Credit: Magnetic Fields Festival image taken by RC Photography
Image credit: Andrew Charles Edman
There’s a conceptual design to Sasha Perera’s sound. Here, the metaphysical form transforms into an architectural sonic unit: one that sustains emerging tonal patterns and unorthodox harmonies. You can often anticipate the non-sequitur in her sound collages. There are no linear narratives in her sonic movements. “Music is a reflection of our reality. It reflects what’s happening around us. It’s a conversation,” says the London-born, Berlin-based musician, producer and songwriter who goes by the moniker Perera Elsewhere.
Image credit: Royville Media
Fantasizing about a noise that could bludgeon an audience into submission, William Bennett from the band Whitehouse coined the term ‘power-electronics’ in the early 80s. The genre draws on static, screeching waves of feedback, analog synthesizers, warping sub-bass pulses and the high-frequency clamor of screamed vocals. Mostly harnessed through deep meditative improvisation, you could compare the process to spilling ink to see where it lands or furthermore setting the easel itself on fire.
Image: Still of BMR film by Petra Hermanova
A cracked version of Ableton changed the game for Gowri Jayakumar. She was studying guitar and bass at the Swarnabhoomi Academy of Music in Chennai, India, back in 2012. She got the DAW so she could record herself — Jayakumar has been for over a decade, and remains, a popular singer-songwriter, often armed with an acoustic guitar and her voice. But then she found herself experimenting with the platform: “I was just making sounds,” she says. “Everything was muddy; it was shit.” A new path, however, had opened up.
Final Fieldlines performance on day 3 of Magnetic Fields Festival 2019 / Image credit – Avirat Sundra
In his exploration of Panchatattva (five elements) — fire, earth, sky, wind and water, and its concepts within a socio-cultural and folkloric context, Komal Kothari wondered how the interpretation of these elements (albeit not from a philosophical or metaphysical perspective) varied amongst folk musicians of Rajasthan. “Throughout my research, I focused on what people had to say about the elements and not what has been written about them in Sanskrit treatises,” he said in conversation to Rustom Barucha as they discussed the significance of water and drought in fables and folklore in ‘Rajasthan: An Oral History’. “On getting to know some singers of devotional music from the Bavari Tribe, I asked one of the musicians: ‘What is akash (the sky)? How do you explain it? And, he said: ‘Have you ever seen a ghara (earthen pot)? Move your hand inside it but don’t touch its periphery. That is akash: A space with no boundaries.”
Image: Still of film by Petra Hermanova
Siaminium – Image Courtesy of Rishova Hayat
The last few years in Bangladesh have seen rapid economic success; the cost of which seems to drown under the voices of the people and the many problems on the ground; however artists continue to take a stance and speak through the language of music.
Image: Karkhana Collective meet at Studio 6/6 Image Credit: Siam
I ended the first part of this article with a few essential questions that shift our attention from training to the practice of audio engineers and music producers, neither of which can be understood in isolation of each other. To answer them, I have to look at the spaces that audio engineers occupy and need, and the markets that they practise in. I also focus on the need for structured programs and initiatives that understand local challenges and gaps not just in the way we produce music, but also in the way our audiences are evolving their tastes and demands as we consume music globally and digitally.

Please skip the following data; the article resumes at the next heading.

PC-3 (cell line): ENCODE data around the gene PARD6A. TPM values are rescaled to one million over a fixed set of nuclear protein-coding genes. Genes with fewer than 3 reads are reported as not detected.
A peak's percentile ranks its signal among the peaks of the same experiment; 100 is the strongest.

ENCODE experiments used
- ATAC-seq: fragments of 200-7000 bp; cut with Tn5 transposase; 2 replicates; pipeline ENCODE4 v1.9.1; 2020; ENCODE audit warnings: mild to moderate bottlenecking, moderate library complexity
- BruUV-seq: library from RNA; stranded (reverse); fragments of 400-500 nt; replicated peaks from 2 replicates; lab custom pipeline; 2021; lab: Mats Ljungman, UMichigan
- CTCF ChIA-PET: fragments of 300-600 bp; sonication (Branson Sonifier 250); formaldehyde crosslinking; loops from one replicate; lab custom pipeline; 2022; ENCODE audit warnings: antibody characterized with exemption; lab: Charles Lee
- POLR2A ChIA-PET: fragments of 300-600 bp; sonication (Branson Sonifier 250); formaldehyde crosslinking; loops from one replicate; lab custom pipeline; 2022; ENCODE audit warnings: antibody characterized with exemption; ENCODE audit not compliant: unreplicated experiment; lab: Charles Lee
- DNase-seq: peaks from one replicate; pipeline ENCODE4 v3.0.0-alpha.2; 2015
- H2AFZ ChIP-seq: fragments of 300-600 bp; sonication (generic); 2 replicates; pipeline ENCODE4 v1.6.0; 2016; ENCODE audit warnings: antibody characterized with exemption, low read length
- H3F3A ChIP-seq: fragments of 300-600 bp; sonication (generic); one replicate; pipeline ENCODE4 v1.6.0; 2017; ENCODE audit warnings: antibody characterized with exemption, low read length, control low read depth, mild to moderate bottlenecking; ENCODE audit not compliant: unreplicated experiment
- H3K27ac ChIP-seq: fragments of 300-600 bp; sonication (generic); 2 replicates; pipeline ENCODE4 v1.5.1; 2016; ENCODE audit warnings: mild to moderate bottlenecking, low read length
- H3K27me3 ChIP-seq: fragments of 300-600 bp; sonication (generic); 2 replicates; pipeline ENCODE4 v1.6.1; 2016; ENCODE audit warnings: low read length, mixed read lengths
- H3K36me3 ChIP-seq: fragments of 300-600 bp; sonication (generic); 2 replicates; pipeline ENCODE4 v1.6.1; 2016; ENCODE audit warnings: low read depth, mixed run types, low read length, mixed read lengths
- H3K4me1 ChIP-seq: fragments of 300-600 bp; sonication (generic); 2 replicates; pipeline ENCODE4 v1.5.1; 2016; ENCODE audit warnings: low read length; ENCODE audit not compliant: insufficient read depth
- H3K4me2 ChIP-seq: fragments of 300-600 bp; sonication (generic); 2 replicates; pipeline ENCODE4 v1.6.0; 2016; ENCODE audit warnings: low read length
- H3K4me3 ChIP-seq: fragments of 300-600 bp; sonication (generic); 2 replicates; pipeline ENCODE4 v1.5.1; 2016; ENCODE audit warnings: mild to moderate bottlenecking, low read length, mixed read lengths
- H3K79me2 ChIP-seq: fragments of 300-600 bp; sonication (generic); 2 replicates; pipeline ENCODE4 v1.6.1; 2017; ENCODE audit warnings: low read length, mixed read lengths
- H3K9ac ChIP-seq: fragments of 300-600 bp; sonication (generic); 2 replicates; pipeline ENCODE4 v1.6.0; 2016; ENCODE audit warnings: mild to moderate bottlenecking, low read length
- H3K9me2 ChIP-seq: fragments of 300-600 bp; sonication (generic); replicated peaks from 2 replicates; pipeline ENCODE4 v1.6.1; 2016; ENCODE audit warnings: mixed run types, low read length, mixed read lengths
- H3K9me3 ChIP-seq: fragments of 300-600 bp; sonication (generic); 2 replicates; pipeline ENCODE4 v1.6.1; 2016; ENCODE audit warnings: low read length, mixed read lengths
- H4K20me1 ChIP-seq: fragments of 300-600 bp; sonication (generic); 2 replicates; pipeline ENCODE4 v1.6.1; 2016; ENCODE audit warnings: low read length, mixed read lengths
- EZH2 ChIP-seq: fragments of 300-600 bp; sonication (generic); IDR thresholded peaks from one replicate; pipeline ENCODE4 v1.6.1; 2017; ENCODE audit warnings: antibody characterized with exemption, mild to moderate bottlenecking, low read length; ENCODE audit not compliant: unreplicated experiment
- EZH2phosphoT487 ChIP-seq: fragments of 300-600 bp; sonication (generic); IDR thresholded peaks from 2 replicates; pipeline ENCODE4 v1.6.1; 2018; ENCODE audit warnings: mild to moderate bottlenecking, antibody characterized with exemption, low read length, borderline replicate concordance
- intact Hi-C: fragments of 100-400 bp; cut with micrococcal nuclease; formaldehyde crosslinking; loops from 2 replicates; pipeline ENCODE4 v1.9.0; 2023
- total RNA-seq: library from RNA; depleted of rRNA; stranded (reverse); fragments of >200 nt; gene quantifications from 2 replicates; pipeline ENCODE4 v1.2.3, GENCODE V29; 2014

Image: Box III performs freestyle over beats by Space/Ghost – Ghurni: beats/verses, at Jatra Biroti / Image Credit: Siam
It’s a strange scenario, really. It is important to position this article in the current climate of arts, new media, and technology in the country if we are to critically explore how audio technology is learned and practiced in Dhaka. As we enter the new decade, Bangladesh the state, has probably never been more excited about ‘development’- economic, digital, and infrastructural – although there is much debate about how much of it really addresses the needs of the people and our ecologies. However, for the sake of this article, my interest lies in the growing practices and markets for audio technology and new media in the country, and where the largest gaps remain for artists, practitioners, and newcomers to this evolving entertainment-scape.
I Want To Be Able To Hold Sound, Throw It Around, Play With The Invisible & Make It Tangible: Arushi Jain
Image: Ose opening for Suzanne Ciani – image curtesy of the artist
“I compose in ragas. In the simplest form, a raga is a compositional philosophy with a certain set of rules within which one could improvise,” explains Arushi Jain , sound synthesist, singer, producer and academician who is also the founder of Ghunghru — a radio series and label based out of San Francisco, “Ragas are embedded in opinions — in what rhythm, at what tempo and with which words — on how to play them. It has its own scale, its own set of allowed and forbidden notes, of accidentals and note clusters. Each raga comes with its own emotional cocoon in which I sit and absorb the sentiment before starting to sing and create. I rely on this heavily to help control my own emotional spectrum. I truly believe I’ve discovered an art form that I will be working with for the rest of my life.”